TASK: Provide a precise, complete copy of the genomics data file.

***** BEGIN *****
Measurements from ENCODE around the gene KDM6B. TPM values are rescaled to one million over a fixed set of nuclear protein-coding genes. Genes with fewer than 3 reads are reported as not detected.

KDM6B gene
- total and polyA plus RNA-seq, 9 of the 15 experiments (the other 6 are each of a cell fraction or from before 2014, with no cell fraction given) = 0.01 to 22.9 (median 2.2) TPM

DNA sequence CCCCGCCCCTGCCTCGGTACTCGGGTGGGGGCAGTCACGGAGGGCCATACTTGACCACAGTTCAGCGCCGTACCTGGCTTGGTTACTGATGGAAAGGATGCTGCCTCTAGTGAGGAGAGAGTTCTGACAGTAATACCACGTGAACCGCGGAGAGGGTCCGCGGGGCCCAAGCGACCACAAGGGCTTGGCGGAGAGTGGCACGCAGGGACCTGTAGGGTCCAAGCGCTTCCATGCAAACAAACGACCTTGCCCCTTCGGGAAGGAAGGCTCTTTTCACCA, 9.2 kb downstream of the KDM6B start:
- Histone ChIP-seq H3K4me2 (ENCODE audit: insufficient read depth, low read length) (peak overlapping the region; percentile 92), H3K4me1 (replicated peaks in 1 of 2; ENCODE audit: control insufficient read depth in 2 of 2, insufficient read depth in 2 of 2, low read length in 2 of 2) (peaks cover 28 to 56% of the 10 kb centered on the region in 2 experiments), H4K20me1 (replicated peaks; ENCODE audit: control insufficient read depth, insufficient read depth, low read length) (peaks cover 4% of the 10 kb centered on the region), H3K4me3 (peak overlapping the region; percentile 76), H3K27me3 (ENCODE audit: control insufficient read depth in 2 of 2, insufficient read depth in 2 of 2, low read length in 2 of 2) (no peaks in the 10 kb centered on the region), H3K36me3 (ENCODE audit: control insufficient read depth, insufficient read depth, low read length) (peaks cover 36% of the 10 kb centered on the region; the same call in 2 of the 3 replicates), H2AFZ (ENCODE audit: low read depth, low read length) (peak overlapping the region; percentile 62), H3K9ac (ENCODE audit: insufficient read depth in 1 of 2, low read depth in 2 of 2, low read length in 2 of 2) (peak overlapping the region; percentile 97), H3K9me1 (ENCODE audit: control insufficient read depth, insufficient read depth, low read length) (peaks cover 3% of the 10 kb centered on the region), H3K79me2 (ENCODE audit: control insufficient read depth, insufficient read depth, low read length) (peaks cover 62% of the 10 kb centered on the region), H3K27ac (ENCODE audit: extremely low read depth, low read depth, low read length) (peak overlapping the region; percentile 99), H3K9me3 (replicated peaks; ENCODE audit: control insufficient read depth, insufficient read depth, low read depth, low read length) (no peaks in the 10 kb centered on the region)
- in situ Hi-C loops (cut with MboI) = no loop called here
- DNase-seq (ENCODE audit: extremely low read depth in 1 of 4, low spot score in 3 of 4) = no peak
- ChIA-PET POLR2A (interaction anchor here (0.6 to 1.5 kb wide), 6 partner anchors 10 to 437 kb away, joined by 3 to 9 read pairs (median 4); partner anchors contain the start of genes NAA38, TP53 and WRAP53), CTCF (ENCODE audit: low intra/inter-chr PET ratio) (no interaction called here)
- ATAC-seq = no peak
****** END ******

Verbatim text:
Measurements from ENCODE around the gene KDM6B. TPM values are rescaled to one million over a fixed set of nuclear protein-coding genes. Genes with fewer than 3 reads are reported as not detected.

KDM6B gene
- total and polyA plus RNA-seq, 9 of the 15 experiments (the other 6 are each of a cell fraction or from before 2014, with no cell fraction given) = 0.01 to 22.9 (median 2.2) TPM

DNA sequence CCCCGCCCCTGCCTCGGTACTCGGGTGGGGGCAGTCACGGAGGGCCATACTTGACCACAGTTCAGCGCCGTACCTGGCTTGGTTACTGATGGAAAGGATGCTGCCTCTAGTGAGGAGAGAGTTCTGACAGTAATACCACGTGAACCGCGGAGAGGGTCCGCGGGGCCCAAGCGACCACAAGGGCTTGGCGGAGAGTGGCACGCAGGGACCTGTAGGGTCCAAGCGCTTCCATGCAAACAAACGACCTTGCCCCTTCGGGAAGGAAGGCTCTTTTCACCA, 9.2 kb downstream of the KDM6B start:
- Histone ChIP-seq H3K4me2 (ENCODE audit: insufficient read depth, low read length) (peak overlapping the region; percentile 92), H3K4me1 (replicated peaks in 1 of 2; ENCODE audit: control insufficient read depth in 2 of 2, insufficient read depth in 2 of 2, low read length in 2 of 2) (peaks cover 28 to 56% of the 10 kb centered on the region in 2 experiments), H4K20me1 (replicated peaks; ENCODE audit: control insufficient read depth, insufficient read depth, low read length) (peaks cover 4% of the 10 kb centered on the region), H3K4me3 (peak overlapping the region; percentile 76), H3K27me3 (ENCODE audit: control insufficient read depth in 2 of 2, insufficient read depth in 2 of 2, low read length in 2 of 2) (no peaks in the 10 kb centered on the region), H3K36me3 (ENCODE audit: control insufficient read depth, insufficient read depth, low read length) (peaks cover 36% of the 10 kb centered on the region; the same call in 2 of the 3 replicates), H2AFZ (ENCODE audit: low read depth, low read length) (peak overlapping the region; percentile 62), H3K9ac (ENCODE audit: insufficient read depth in 1 of 2, low read depth in 2 of 2, low read length in 2 of 2) (peak overlapping the region; percentile 97), H3K9me1 (ENCODE audit: control insufficient read depth, insufficient read depth, low read length) (peaks cover 3% of the 10 kb centered on the region), H3K79me2 (ENCODE audit: control insufficient read depth, insufficient read depth, low read length) (peaks cover 62% of the 10 kb centered on the region), H3K27ac (ENCODE audit: extremely low read depth, low read depth, low read length) (peak overlapping the region; percentile 99), H3K9me3 (replicated peaks; ENCODE audit: control insufficient read depth, insufficient read depth, low read depth, low read length) (no peaks in the 10 kb centered on the region)
- in situ Hi-C loops (cut with MboI) = no loop called here
- DNase-seq (ENCODE audit: extremely low read depth in 1 of 4, low spot score in 3 of 4) = no peak
- ChIA-PET POLR2A (interaction anchor here (0.6 to 1.5 kb wide), 6 partner anchors 10 to 437 kb away, joined by 3 to 9 read pairs (median 4); partner anchors contain the start of genes NAA38, TP53 and WRAP53), CTCF (ENCODE audit: low intra/inter-chr PET ratio) (no interaction called here)
- ATAC-seq = no peak